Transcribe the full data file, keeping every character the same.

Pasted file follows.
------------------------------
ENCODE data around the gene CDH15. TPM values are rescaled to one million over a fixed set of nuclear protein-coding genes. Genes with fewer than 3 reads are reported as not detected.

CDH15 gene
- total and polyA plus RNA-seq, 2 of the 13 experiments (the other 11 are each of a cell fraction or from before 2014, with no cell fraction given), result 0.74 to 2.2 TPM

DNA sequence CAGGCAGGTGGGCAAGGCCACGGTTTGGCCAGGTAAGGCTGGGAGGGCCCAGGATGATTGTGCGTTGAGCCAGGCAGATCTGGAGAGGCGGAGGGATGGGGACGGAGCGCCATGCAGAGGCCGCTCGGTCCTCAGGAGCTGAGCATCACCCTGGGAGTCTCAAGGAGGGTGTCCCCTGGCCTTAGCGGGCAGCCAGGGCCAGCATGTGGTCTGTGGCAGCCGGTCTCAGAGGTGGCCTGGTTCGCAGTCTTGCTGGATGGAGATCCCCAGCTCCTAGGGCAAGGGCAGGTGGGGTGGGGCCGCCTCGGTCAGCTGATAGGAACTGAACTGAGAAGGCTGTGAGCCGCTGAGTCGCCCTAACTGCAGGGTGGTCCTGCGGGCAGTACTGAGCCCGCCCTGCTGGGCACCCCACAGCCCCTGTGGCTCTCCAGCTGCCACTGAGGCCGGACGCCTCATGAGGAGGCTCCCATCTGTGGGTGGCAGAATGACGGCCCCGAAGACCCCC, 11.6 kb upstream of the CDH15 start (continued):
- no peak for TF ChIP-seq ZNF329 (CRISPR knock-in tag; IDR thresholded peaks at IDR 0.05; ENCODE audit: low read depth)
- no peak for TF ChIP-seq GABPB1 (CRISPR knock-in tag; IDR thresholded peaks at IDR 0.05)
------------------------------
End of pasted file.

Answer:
ENCODE data around the gene CDH15. TPM values are rescaled to one million over a fixed set of nuclear protein-coding genes. Genes with fewer than 3 reads are reported as not detected.

CDH15 gene
- total and polyA plus RNA-seq, 2 of the 13 experiments (the other 11 are each of a cell fraction or from before 2014, with no cell fraction given), result 0.74 to 2.2 TPM

DNA sequence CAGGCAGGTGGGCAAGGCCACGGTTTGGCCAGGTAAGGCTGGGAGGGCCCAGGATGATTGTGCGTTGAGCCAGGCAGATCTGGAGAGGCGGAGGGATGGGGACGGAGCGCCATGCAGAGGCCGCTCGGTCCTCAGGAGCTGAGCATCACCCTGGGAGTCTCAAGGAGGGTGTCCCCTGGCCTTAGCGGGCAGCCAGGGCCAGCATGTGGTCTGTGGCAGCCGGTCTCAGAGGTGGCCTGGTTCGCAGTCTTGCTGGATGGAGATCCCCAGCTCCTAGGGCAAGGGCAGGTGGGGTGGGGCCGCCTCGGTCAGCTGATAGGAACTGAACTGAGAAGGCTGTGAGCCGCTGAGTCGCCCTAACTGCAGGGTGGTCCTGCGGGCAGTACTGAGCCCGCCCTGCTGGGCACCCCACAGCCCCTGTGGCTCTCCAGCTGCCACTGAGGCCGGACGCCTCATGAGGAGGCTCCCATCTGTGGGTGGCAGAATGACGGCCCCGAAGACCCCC, 11.6 kb upstream of the CDH15 start (continued):
- no peak for TF ChIP-seq ZNF329 (CRISPR knock-in tag; IDR thresholded peaks at IDR 0.05; ENCODE audit: low read depth)
- no peak for TF ChIP-seq GABPB1 (CRISPR knock-in tag; IDR thresholded peaks at IDR 0.05)